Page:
Friday, October 23, 2020

Coney Island affordable housing bosses got $870K in bribes: authorities


Three Brooklyn women at the helm of a Coney Island affordable-housing development pocketed more than $870,000 in bribes by fraudulently fast-tracking wealthy home-buyers into high-demand units meant for low-income families that needed them, officials said Tuesday.

Anna Treybich, Irina Zeltser and Karina Andriyan now face a 78-count indictment for the scam they ran from January 2013 through this month at the taxpayer-subsidized Luna Park complex, funding their luxurious tastes, officials said.

“Corrupt insiders got cash bribes, applicants got the apartment they wanted without having to wait, and honest families were left out in the cold,” Brooklyn District Attorney Eric Gonzalez said.

He was surrounded by a sampling of the trio’s alleged ill-gotten finery, including bags, shoes and jewelry bearing the names Chanel, Fendi and Cartier — and a rack of fur coats.

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Playing gatekeeper in their respective roles as president, treasurer and office manager of the Luna Park Housing Corp., Treybich, Zeltser and Andriyan wormed well-heeled tenants into 18 apartments at the five-building, 6,000-resident Mitchell-Lama complex in exchange for cash bribes as large as $120,000, prosecutors said.

In nearly all of the cases, they did so by doctoring applicants’ documents to claim that they were relatives of outgoing tenants, allowing them to cut ahead of non-connected applicants, some of whom had seen their names sit on waiting lists for decades, authorities charge.

Otherwise, Mitchell-Lama hopefuls coming in cold without relatives are processed on a first-come-first-served basis.

As of Tuesday, the waiting list for Luna Park included 585 applicants for studios, 3,806 for one-bedrooms and more than 9,700 each for two- and three-bedrooms, according to public records.

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The trio allegedly capitalized on the desperation of cash-rich apartment-seekers who they learned about through word of mouth or recruiters, soliciting bribes to help them game the Mitchell-Lama program’s stringent screening process meant to give low- and middle-class New Yorkers a crack at below-market-rate apartments.

In one case, Zeltser solicited a $93,000 cash bribe — paid in bi-weekly, $10,000 installments — to get one applicant into a three-bedroom unit about to open up, prosecutors said.

Knowing that the outgoing tenant’s birth certificate listed her mother’s name as “Ida” and her identity as “Jewish,” the fraudsters edited the same information onto the prospective purchaser’s birth certificate so they could pass as sisters, authorities said.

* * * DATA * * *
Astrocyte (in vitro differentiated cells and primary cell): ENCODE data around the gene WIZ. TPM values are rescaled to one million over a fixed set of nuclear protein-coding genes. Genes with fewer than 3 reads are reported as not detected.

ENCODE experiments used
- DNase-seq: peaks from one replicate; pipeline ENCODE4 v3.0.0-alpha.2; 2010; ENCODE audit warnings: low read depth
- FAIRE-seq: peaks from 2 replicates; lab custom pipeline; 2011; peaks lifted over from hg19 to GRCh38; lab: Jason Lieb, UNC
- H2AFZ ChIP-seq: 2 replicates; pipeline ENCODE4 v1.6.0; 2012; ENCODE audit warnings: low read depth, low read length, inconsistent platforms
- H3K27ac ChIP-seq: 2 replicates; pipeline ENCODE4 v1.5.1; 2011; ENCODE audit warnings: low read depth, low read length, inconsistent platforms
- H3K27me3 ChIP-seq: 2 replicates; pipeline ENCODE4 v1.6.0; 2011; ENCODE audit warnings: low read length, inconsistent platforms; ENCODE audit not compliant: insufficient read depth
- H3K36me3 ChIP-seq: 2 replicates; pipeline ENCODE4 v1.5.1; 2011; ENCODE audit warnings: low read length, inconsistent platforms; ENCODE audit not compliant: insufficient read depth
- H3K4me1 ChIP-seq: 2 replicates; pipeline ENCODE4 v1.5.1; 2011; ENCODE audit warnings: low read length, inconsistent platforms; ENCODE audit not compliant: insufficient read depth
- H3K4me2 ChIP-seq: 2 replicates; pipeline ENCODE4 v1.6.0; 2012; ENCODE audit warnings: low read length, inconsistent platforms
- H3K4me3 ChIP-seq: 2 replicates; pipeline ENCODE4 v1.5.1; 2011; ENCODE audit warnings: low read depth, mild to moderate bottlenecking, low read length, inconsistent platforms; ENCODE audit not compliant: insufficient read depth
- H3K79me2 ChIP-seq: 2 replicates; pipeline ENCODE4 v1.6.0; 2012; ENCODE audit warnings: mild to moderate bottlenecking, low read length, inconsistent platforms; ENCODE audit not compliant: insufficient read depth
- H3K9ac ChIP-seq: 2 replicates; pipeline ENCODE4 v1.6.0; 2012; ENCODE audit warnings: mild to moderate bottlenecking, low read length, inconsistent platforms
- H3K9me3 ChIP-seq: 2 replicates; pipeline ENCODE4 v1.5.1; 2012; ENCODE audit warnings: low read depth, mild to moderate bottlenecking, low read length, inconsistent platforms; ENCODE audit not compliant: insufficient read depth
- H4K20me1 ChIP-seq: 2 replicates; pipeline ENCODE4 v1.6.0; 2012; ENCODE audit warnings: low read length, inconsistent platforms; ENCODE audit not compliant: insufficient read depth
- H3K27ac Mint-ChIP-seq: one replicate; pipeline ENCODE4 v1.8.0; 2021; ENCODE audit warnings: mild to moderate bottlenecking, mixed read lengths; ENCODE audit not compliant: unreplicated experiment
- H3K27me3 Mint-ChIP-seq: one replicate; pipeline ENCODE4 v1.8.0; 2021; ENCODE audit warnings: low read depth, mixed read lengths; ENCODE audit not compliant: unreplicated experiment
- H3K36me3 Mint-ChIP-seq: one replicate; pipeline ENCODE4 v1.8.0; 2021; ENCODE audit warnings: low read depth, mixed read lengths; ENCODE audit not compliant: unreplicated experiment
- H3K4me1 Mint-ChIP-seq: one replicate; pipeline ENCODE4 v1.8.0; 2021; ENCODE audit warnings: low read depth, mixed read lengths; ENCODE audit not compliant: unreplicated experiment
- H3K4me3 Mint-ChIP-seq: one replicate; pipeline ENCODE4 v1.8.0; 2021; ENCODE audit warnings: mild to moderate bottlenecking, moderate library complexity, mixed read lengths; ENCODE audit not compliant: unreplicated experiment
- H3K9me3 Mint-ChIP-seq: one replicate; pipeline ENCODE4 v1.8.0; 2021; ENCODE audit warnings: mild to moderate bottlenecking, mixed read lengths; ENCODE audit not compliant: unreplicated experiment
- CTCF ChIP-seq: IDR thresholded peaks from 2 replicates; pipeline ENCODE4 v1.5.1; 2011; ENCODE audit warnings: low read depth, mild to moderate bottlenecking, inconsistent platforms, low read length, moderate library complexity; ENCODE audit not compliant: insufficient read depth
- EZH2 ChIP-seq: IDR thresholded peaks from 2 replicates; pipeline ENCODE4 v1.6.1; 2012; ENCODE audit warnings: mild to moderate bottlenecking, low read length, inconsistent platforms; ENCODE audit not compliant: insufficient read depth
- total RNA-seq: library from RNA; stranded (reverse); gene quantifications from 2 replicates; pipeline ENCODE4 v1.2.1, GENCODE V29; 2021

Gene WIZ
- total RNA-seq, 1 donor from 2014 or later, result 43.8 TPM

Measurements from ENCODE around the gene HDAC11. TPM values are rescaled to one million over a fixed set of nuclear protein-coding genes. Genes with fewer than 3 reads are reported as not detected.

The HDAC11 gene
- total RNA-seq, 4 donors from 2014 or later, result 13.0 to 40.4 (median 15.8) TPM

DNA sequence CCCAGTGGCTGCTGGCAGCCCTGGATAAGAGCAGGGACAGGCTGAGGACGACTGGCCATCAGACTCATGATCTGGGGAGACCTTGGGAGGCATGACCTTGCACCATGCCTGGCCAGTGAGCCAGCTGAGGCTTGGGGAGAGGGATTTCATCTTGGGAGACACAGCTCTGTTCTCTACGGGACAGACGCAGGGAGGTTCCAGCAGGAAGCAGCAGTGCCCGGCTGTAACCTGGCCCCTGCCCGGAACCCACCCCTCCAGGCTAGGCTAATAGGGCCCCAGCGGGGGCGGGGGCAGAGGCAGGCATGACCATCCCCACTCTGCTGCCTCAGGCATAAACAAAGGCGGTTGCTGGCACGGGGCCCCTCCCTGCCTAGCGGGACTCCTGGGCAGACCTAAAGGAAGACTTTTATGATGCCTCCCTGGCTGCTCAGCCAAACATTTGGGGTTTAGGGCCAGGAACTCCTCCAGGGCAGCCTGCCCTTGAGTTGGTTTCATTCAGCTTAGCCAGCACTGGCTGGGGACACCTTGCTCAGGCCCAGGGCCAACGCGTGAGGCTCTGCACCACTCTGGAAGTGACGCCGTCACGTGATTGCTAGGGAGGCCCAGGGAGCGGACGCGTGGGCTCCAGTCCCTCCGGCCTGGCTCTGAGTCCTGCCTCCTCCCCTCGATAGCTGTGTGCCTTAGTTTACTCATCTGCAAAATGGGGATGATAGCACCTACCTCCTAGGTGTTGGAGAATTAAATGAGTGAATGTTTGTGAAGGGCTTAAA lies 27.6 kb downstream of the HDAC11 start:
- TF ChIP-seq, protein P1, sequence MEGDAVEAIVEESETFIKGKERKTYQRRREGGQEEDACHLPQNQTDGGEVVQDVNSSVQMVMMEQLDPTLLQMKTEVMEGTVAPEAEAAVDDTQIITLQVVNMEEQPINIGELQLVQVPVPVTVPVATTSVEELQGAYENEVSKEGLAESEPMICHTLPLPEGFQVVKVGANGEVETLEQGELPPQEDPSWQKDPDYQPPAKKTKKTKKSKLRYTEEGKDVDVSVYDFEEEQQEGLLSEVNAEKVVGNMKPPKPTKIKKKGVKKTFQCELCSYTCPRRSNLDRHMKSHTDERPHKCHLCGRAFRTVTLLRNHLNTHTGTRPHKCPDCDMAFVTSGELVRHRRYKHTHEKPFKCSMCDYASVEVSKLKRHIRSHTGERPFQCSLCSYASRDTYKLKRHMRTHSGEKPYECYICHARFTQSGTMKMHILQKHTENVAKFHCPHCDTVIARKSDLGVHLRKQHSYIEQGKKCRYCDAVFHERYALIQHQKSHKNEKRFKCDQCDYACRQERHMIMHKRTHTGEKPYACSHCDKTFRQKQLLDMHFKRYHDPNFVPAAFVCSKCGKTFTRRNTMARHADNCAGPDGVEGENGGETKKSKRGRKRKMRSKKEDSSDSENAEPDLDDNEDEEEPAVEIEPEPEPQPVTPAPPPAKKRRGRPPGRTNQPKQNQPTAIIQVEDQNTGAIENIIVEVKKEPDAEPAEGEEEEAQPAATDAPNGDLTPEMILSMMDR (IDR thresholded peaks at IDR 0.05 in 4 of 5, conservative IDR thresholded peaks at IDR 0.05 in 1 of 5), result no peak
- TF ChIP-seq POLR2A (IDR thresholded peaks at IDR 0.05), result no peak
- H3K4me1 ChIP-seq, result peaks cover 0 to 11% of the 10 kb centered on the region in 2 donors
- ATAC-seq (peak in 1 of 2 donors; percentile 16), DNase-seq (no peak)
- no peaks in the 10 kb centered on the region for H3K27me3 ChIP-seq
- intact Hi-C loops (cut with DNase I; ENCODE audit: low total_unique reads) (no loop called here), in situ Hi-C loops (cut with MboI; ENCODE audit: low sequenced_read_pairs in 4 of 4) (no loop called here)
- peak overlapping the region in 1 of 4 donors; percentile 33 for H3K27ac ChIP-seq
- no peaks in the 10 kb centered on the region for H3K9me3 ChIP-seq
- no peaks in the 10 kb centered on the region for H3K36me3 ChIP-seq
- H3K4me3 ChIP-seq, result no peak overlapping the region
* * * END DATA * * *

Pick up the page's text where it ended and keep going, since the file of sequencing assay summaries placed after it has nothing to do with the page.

In another case, Treybich took $26,000 to alter documents to claim that the outgoing and incoming tenants were siblings and had already shared the apartment for years, officials said.

All told, the group is charged with essentially selling access to 18 units with a cumulative market-rate value of approximately $5 million, authorities said.

In addition to all the displayed swag that the housing honchos netted, Treybich owned two “valuable, ocean-front condos” in Florida, while Zeltser owned one.

The city Department of Housing Preservation and Development is reviewing the documents of those who paid the bribes to decide whether they can stay or will be evicted, Gonzalez said.

Treybich, 71, Zeltser, 66, and Andriyan, 38, pleaded not guilty Tuesday to charges including grand larceny and forgery. If convicted, they each face 5 to 15 years in prison.

Each posted $50,000 cash bail and declined to comment through their respective lawyers.

“We would have to be naive to think that these were the only apartments in Luna Park that were awarded through bribery,” Gonzalez said. “In fact, we actually believe that this was the norm, not the exception.”

The alleged graft infuriated Luna Park residents.

“To think that another deserving, would-be tenant isn’t getting their apartment because someone with extra cash was able to pull it out from under him really disgusts me,” Robert Allen, 54, said.

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